How (and why) you should run your insurance agency like a dominant NFL team starting now!

With the NFL season right around the corner, I got to thinking — the parallels between a successful NFL football team and a successful insurance agency are almost mind blowing when you stop and think about it.

In fact, whether you’re a football fan or not, there is a lot to learn from how an NFL team is run and structured. There are strategies and concepts there that can, at least from a strategic standpoint, can and should be adopted in your agency, right now.

First, let’s break down the way an NFL organization is run, and how it compares to how an insurance agency could be run.

You ready?

Ownership, Management & Coaching (Agency Owner/Partners)

Duties: Recruiting • Talent Evaluation • Hiring • Compensation • Mentoring • Performance Monitoring • Forecasting • Company Culture

owner

In an NFL organization, and sometimes like an insurance agency, there are a lot of moving parts when it comes to “front office” activities. First, you have the ownership group, which could be comprised of several partners, or just one or two people.

You have the scouting team, which is typically comprised of multiple individuals who are scouting on a per-position basis. They’re responsible for leaving no stone un-turned when it comes to finding talent.

You have the General Manager who is overseeing the coaching and scouting operations as well as player contracts and financial considerations.

You have the coaching staff which is typically a team of coaches, from the head coach to the assistant coaches, down to the position coaches and even trainers.

nfl-coaches

In order for an NFL team to be successful, it’s critical that these parties are all on the same page, and have the same goals in place. (You would think that would be implied, but there are plenty of bad examples of this not being the case in both the NFL and the insurance industry.)

It doesn’t matter what type of organization you are, when there are too many cooks in the kitchen, things can be much harder to accomplish than they need to be. Some of you might be smirking now, but you know it as well as I do.

However, in and insurance agency setting, it’s common for all of these duties and responsibilities to be handled by a very small group of people — maybe even just one person. When that’s the case, it’s critical for you to have a process or system in place that allows you to handle the various “front office” duties efficiently.

In the insurance space, that “system” is often times either you yourself, another agency manager/partner, whose sole job is to plan, organize and manage a team of producers and CSRs. For smaller agencies, software programs like Namely or BambooHR can help small to mid size agencies (who don’t have the budget to hire our outsource their human resource needs) manage their “front office” duties easier, and from one place.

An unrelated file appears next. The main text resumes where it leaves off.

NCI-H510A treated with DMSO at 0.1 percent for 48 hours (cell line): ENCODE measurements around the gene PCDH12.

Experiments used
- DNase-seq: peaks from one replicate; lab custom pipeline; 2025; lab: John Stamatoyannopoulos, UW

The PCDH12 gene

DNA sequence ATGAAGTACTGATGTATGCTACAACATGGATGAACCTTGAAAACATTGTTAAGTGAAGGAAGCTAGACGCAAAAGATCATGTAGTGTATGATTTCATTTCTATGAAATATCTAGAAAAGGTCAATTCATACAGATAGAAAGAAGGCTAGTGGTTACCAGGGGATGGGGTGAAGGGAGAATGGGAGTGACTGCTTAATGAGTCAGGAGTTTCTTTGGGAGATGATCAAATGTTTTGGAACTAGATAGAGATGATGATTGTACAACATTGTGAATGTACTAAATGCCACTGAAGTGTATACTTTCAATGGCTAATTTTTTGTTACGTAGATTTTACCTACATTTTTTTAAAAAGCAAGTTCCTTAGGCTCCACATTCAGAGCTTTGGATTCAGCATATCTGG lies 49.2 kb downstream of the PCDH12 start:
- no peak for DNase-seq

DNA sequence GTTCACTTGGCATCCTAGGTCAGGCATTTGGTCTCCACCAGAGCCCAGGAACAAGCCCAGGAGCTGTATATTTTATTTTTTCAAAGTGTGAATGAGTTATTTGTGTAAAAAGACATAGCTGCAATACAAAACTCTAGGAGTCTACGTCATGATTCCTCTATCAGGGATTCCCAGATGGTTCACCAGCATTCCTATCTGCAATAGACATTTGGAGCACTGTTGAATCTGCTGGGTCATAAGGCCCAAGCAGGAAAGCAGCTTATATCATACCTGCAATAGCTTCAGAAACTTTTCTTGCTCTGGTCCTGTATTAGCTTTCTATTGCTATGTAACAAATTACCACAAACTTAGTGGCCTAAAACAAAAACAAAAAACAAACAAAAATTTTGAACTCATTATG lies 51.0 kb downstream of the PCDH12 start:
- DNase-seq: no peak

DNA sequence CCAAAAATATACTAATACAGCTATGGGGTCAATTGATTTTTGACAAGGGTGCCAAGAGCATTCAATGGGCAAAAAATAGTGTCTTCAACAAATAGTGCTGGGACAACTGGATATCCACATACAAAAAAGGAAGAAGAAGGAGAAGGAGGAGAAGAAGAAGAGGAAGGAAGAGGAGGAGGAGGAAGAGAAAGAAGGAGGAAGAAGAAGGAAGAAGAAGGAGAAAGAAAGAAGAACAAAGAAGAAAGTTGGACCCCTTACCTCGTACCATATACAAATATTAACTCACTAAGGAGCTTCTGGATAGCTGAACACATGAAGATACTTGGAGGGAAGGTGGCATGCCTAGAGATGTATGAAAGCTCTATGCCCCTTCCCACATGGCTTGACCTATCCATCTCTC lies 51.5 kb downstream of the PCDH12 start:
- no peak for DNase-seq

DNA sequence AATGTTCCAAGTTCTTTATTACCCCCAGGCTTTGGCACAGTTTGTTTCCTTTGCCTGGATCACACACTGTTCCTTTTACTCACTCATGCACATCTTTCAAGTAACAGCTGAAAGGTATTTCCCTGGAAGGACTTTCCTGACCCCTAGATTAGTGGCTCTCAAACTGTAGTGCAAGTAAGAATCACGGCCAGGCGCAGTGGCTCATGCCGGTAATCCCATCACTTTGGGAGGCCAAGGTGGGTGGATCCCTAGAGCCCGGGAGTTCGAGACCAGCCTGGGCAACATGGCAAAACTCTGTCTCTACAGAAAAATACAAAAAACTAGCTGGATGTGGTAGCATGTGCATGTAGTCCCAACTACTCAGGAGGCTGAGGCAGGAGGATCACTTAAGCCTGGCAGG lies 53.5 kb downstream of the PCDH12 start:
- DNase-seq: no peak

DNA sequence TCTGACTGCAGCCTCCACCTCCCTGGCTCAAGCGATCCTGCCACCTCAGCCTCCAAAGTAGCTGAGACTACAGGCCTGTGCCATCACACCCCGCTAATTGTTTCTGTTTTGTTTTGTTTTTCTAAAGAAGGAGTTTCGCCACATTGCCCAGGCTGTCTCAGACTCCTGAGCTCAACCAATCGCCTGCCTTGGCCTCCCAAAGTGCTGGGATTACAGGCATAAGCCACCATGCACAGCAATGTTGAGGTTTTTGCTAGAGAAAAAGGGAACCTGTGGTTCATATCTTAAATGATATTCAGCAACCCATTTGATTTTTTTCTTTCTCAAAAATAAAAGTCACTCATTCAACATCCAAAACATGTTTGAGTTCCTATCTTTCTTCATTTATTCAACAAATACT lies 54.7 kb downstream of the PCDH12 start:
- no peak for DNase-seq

The point here is that like an NFL team, success in your agency starts at the very top. It starts with the Owner of the team/agency, and the processes, workflows and culture that are established by those parties. In order for the team to be successful, the owner, GM, and coaches needs to be present, and actively engaged with the rest of the organization.

Think outside the box when staffing your agency

kurt warner

Kurt Warner went from bagging groceries, to Arena League, to likely Hall Of Famer

NFL teams aren’t foolish enough to assume they will have a #1 draft pick every year that will actually work out. Likewise, you can’t assume you’ll find diamond-in-the-rough producers or CSRs to carry you either. They don’t grow on trees.

Like an NFL scouting department needs to find talent, agency owners should not hesitate to look outside of the insurance industry for sales and support people who could flourish with some guidance.

The most successful NFL franchises are those who are built through the draft, and there have been plenty of late round picks, and even un-drafted players who turned out to be franchise players, like Kurt Warner for example.

In the NFL, trying to sign the best free-agent every off-season has proven to be an unreliable and often risky solution that backfires more times than it works out. The same goes for insurance agencies. It’s expensive and difficult to recruit and hire seasoned producers and CSRs.

The good ones are already taken, so you often times have to over-pay to acquire them, and there’s no guarantee that person is going to fit in with the way you do things at your agency anyway. It’s literally just like football.

There needs to be a foundation for your talent to grow, so they can develop and become reliable players. Like and NFL organization, agencies with un-developed players, no processes, no culture, no mentoring, and poor communication are agencies that will fail.